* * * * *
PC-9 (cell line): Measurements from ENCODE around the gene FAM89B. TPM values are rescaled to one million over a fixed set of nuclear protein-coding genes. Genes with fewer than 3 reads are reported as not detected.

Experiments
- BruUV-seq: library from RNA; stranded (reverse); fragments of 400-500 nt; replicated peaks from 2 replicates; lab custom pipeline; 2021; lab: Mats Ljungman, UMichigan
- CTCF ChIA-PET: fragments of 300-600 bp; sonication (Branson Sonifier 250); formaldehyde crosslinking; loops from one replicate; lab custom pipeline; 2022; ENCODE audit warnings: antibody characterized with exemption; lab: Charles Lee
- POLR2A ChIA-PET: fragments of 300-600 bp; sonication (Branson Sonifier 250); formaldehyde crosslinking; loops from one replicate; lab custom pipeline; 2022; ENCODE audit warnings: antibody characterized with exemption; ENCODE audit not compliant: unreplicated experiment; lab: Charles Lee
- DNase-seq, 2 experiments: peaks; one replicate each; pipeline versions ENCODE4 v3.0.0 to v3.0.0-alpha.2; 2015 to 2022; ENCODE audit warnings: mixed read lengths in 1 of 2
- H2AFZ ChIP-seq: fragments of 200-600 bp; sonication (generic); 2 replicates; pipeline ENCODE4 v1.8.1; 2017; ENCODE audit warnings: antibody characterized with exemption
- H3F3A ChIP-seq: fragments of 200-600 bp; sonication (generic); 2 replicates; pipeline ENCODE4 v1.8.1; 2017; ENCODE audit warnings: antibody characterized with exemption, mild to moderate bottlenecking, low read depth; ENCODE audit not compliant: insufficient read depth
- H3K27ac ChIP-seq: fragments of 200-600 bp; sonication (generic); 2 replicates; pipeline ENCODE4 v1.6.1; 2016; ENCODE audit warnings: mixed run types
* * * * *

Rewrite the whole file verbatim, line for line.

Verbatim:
PC-9 (cell line): Measurements from ENCODE around the gene FAM89B. TPM values are rescaled to one million over a fixed set of nuclear protein-coding genes. Genes with fewer than 3 reads are reported as not detected.

Experiments
- BruUV-seq: library from RNA; stranded (reverse); fragments of 400-500 nt; replicated peaks from 2 replicates; lab custom pipeline; 2021; lab: Mats Ljungman, UMichigan
- CTCF ChIA-PET: fragments of 300-600 bp; sonication (Branson Sonifier 250); formaldehyde crosslinking; loops from one replicate; lab custom pipeline; 2022; ENCODE audit warnings: antibody characterized with exemption; lab: Charles Lee
- POLR2A ChIA-PET: fragments of 300-600 bp; sonication (Branson Sonifier 250); formaldehyde crosslinking; loops from one replicate; lab custom pipeline; 2022; ENCODE audit warnings: antibody characterized with exemption; ENCODE audit not compliant: unreplicated experiment; lab: Charles Lee
- DNase-seq, 2 experiments: peaks; one replicate each; pipeline versions ENCODE4 v3.0.0 to v3.0.0-alpha.2; 2015 to 2022; ENCODE audit warnings: mixed read lengths in 1 of 2
- H2AFZ ChIP-seq: fragments of 200-600 bp; sonication (generic); 2 replicates; pipeline ENCODE4 v1.8.1; 2017; ENCODE audit warnings: antibody characterized with exemption
- H3F3A ChIP-seq: fragments of 200-600 bp; sonication (generic); 2 replicates; pipeline ENCODE4 v1.8.1; 2017; ENCODE audit warnings: antibody characterized with exemption, mild to moderate bottlenecking, low read depth; ENCODE audit not compliant: insufficient read depth
- H3K27ac ChIP-seq: fragments of 200-600 bp; sonication (generic); 2 replicates; pipeline ENCODE4 v1.6.1; 2016; ENCODE audit warnings: mixed run types